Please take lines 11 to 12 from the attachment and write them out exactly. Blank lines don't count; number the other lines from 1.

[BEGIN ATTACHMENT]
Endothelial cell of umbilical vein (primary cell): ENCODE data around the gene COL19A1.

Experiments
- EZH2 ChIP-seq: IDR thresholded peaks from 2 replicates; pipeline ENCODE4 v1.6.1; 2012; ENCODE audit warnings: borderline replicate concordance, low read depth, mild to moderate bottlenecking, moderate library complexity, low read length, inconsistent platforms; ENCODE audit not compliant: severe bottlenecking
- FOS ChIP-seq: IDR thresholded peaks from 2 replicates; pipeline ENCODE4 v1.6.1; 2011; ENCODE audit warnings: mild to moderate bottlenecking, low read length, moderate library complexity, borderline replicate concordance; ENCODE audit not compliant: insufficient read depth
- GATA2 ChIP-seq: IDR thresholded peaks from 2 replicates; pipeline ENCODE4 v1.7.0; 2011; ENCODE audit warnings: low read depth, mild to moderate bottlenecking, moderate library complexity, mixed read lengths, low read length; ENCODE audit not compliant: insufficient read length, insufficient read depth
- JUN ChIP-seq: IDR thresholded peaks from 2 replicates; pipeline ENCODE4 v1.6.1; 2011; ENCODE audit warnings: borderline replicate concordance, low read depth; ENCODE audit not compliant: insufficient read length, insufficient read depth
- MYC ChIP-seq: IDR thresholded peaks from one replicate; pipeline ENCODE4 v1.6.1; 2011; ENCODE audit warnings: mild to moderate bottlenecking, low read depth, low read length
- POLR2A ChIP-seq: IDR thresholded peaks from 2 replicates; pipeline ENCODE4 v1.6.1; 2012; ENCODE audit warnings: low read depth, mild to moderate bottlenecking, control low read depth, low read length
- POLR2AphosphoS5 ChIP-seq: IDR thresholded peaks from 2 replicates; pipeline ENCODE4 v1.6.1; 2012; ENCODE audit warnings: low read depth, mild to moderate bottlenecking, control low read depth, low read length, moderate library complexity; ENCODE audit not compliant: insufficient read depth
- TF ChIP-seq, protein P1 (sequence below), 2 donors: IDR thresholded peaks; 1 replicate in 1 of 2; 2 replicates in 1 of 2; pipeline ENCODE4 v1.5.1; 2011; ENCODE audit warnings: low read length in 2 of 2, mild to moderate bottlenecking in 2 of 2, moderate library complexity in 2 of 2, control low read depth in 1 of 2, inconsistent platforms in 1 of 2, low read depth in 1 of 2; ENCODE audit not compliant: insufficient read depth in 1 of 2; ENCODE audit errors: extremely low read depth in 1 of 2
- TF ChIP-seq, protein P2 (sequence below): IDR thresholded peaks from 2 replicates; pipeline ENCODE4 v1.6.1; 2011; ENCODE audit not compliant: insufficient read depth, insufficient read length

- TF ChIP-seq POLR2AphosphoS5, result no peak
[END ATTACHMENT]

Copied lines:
- TF ChIP-seq, protein P2 (sequence below): IDR thresholded peaks from 2 replicates; pipeline ENCODE4 v1.6.1; 2011; ENCODE audit not compliant: insufficient read depth, insufficient read length

- TF ChIP-seq POLR2AphosphoS5, result no peak